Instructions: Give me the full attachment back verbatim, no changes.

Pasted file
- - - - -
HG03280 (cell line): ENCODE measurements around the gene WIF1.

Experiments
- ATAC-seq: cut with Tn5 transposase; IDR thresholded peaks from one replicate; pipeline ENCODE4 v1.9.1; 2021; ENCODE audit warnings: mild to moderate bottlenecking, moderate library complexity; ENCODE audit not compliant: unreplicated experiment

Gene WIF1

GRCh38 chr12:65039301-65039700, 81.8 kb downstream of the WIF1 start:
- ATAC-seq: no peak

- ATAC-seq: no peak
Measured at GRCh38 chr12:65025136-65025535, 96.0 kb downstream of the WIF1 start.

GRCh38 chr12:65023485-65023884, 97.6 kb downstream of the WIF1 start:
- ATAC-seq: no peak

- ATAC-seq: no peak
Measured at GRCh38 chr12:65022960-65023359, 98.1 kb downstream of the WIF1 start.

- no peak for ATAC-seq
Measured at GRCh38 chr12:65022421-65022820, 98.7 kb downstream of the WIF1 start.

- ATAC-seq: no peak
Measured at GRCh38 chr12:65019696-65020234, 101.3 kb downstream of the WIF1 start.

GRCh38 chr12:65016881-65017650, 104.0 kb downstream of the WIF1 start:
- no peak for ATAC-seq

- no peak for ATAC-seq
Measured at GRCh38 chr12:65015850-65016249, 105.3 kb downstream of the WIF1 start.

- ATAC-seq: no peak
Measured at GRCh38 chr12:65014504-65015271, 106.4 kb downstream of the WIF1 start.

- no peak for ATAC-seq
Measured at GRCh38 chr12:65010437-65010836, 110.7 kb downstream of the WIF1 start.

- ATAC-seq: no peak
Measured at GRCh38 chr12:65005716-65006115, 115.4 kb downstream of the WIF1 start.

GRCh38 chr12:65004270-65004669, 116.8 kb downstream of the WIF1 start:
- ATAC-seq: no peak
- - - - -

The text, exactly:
HG03280 (cell line): ENCODE measurements around the gene WIF1.

Experiments
- ATAC-seq: cut with Tn5 transposase; IDR thresholded peaks from one replicate; pipeline ENCODE4 v1.9.1; 2021; ENCODE audit warnings: mild to moderate bottlenecking, moderate library complexity; ENCODE audit not compliant: unreplicated experiment

Gene WIF1

GRCh38 chr12:65039301-65039700, 81.8 kb downstream of the WIF1 start:
- ATAC-seq: no peak

- ATAC-seq: no peak
Measured at GRCh38 chr12:65025136-65025535, 96.0 kb downstream of the WIF1 start.

GRCh38 chr12:65023485-65023884, 97.6 kb downstream of the WIF1 start:
- ATAC-seq: no peak

- ATAC-seq: no peak
Measured at GRCh38 chr12:65022960-65023359, 98.1 kb downstream of the WIF1 start.

- no peak for ATAC-seq
Measured at GRCh38 chr12:65022421-65022820, 98.7 kb downstream of the WIF1 start.

- ATAC-seq: no peak
Measured at GRCh38 chr12:65019696-65020234, 101.3 kb downstream of the WIF1 start.

GRCh38 chr12:65016881-65017650, 104.0 kb downstream of the WIF1 start:
- no peak for ATAC-seq

- no peak for ATAC-seq
Measured at GRCh38 chr12:65015850-65016249, 105.3 kb downstream of the WIF1 start.

- ATAC-seq: no peak
Measured at GRCh38 chr12:65014504-65015271, 106.4 kb downstream of the WIF1 start.

- no peak for ATAC-seq
Measured at GRCh38 chr12:65010437-65010836, 110.7 kb downstream of the WIF1 start.

- ATAC-seq: no peak
Measured at GRCh38 chr12:65005716-65006115, 115.4 kb downstream of the WIF1 start.

GRCh38 chr12:65004270-65004669, 116.8 kb downstream of the WIF1 start:
- ATAC-seq: no peak